Blam Helena Sara

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Story of Rescue - Blam Helena Sara

Helena Blam lived with her mother and step-father in Borysław, near Drohobycz, in the former Lwów Province. before the War, it was a centre for the production of oil and natural gas. Her step-father, Jozef Kurek, worked in the refinery.

During the German occupation. which began in June 1941, the whole family helped their Jewish friends who had been locked up in the ghetto, providing them with food. In June 1943, the Germans liquidated the Boryslaw ghetto, killing several hundred people on the spot. Some, who had managed to escape, found themselves in the Kurek home. 

In 1944, Helena led a few Jews out of the nearby forced labour camp, (Grynberg says nine, Gutman says seven and provided the names: Mosze Blam, Izydor Majer and the five-member Rajner family) and  hid them in a farmyard. Helena and her mother (her step-father had died by this time - details of  the circumstances of his death are not consistent - Grynberg says that his death was due to a work accident, while, according to Gutman, he was murdered by Ukrainian ultra-nationalists as a result of rumours about him helping Jews) paid for their helping by being arrested and questioned in nearby Drohobycz. They did not admit to anything and were released. Those who were hiding managed to escape in time and fled to a nearby forest. They all survived.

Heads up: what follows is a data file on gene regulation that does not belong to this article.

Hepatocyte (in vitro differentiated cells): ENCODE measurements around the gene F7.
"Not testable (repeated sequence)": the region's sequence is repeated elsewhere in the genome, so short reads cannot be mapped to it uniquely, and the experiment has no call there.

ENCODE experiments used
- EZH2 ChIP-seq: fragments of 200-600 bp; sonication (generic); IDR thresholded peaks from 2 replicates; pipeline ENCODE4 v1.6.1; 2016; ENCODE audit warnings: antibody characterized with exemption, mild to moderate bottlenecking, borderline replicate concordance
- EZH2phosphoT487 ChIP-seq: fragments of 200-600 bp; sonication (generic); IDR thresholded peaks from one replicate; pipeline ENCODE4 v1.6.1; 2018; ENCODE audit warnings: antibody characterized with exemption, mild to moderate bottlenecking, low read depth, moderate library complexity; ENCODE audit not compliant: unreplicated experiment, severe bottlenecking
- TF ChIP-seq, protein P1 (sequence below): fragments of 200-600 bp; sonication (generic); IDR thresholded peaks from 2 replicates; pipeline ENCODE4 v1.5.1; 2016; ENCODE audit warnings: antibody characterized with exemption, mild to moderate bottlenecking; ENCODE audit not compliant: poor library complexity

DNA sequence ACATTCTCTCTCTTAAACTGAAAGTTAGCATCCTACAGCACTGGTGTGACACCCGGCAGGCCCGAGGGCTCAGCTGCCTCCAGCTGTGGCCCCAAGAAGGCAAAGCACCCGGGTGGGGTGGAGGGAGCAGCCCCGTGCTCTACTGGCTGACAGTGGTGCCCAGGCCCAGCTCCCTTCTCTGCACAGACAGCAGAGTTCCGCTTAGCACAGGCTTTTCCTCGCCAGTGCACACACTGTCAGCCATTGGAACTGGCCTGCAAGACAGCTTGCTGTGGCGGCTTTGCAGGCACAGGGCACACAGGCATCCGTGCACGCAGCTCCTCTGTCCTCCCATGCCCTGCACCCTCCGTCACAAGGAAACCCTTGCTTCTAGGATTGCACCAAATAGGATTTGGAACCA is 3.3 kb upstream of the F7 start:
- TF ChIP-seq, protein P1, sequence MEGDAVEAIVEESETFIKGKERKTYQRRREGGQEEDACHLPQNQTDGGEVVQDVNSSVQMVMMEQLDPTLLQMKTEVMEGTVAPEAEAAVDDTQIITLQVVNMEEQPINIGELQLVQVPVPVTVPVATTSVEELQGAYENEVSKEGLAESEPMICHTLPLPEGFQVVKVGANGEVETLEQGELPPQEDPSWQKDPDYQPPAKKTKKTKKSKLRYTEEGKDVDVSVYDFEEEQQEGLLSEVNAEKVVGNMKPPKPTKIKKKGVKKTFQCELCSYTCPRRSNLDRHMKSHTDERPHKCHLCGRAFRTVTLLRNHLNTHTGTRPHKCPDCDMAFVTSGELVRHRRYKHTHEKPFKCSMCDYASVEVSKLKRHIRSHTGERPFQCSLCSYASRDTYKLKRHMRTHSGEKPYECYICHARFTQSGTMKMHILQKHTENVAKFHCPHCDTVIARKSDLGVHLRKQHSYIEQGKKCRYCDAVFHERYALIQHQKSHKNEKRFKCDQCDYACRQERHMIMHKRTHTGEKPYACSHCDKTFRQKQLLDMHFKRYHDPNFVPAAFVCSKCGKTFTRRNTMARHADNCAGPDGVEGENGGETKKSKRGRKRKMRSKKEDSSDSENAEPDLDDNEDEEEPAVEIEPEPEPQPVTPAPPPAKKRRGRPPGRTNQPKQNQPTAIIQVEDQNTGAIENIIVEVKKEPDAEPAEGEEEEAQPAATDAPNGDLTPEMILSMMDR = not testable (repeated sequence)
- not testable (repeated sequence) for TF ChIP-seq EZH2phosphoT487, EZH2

After the War, Helena married one of those she was hiding, Mosze Blam and, in 1948, she left with him for Israel. There, she took the name "Sara" and converted to Judaism.



  • Gutman Israel red. nacz., Księga Sprawiedliwych wśród Narodów Świata, Ratujący Żydów podczas Holocaustu
  • Grynberg Michał, Księga Sprawiedliwych

    The lexicon includes the stories of Poles honoured with the title of Righteous Among the Nations in the years 1963-1989. The list of entries is preceded by a preface by Icchak Arad and Chaim CheferThe Righteous of the World.